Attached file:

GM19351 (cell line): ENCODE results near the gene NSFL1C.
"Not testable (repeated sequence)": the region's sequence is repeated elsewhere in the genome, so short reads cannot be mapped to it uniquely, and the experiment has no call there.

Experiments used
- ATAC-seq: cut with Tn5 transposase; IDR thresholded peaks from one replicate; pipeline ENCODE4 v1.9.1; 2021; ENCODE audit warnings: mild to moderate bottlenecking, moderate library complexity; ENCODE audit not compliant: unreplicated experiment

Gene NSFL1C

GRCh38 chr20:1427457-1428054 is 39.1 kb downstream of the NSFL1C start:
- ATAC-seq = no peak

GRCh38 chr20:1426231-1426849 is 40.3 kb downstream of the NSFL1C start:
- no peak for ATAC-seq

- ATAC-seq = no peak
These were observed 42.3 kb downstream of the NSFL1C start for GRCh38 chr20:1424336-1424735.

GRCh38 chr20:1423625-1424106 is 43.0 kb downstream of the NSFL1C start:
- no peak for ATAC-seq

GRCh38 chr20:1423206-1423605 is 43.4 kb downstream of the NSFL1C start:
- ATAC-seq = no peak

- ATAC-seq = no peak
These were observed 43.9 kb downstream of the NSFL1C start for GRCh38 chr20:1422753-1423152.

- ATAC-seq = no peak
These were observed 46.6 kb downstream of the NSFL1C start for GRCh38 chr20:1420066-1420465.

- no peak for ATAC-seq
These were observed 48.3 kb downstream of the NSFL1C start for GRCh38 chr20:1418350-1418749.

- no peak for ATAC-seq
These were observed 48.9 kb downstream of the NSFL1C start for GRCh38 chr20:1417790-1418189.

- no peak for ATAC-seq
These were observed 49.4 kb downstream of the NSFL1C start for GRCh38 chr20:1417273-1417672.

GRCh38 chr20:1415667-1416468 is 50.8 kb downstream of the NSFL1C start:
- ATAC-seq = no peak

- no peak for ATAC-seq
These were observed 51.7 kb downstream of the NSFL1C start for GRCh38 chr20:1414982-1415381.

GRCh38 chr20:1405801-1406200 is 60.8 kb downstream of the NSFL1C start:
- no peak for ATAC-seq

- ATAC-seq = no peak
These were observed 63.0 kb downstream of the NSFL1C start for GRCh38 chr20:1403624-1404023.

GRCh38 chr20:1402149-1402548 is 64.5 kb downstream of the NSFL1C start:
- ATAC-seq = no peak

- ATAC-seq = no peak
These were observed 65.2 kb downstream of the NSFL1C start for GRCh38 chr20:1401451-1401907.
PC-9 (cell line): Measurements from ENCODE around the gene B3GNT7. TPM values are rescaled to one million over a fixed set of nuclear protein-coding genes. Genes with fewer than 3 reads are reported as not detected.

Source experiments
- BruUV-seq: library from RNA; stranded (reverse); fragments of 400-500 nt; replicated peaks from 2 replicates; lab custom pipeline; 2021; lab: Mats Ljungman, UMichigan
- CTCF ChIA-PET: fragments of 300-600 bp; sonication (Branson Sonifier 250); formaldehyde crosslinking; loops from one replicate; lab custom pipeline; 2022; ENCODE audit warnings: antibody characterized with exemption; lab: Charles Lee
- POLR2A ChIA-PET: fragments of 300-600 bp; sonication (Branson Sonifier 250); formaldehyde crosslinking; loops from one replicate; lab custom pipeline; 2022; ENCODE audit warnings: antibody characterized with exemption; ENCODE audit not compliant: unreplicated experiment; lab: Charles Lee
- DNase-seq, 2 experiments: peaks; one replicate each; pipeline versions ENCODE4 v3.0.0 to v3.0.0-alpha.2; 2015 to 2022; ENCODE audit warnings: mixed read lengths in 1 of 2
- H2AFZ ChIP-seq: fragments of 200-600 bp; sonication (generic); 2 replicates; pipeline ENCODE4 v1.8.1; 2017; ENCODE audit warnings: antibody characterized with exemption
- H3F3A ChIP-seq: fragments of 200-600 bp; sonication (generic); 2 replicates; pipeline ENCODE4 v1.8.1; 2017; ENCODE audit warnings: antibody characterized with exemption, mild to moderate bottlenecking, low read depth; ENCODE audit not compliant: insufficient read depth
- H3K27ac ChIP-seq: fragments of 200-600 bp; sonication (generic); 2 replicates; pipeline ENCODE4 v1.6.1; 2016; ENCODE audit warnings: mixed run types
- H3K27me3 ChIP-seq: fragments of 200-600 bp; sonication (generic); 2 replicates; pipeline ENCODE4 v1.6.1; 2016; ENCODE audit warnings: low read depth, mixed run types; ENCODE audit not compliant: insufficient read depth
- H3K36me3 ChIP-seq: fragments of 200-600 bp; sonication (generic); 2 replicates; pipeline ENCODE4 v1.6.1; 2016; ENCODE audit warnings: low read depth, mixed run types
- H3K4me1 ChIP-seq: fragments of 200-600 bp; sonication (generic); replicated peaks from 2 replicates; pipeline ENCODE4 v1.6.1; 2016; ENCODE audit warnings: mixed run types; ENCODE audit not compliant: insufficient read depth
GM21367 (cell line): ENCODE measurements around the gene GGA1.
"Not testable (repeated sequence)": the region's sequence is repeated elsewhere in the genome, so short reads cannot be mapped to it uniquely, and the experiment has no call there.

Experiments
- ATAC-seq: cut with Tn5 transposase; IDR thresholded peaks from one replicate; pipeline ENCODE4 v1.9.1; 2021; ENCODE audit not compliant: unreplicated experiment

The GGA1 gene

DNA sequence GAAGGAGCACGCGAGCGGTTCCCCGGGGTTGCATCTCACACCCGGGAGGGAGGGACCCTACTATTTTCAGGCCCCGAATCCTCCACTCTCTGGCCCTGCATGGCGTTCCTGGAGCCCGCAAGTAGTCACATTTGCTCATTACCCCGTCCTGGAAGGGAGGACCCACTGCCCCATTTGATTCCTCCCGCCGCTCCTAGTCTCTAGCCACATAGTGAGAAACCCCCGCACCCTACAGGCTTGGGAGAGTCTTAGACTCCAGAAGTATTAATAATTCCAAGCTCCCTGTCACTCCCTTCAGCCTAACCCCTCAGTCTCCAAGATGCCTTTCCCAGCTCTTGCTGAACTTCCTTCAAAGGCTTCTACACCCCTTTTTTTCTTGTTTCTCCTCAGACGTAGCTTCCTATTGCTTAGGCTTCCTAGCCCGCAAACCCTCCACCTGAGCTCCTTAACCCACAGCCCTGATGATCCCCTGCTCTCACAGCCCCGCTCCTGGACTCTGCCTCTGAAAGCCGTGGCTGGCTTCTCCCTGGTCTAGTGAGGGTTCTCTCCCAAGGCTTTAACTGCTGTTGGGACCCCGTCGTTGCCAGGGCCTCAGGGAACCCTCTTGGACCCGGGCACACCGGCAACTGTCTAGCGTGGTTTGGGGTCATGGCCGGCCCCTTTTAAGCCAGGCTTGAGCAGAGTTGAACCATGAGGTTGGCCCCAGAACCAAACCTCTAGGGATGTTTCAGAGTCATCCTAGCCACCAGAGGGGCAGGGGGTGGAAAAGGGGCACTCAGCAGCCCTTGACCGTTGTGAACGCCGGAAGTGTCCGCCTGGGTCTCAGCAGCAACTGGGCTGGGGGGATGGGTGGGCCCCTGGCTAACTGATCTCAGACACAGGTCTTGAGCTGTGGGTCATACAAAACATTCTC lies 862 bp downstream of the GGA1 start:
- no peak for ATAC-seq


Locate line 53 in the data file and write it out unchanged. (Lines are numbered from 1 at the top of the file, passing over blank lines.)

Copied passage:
- ATAC-seq: cut with Tn5 transposase; IDR thresholded peaks from one replicate; pipeline ENCODE4 v1.9.1; 2021; ENCODE audit not compliant: unreplicated experiment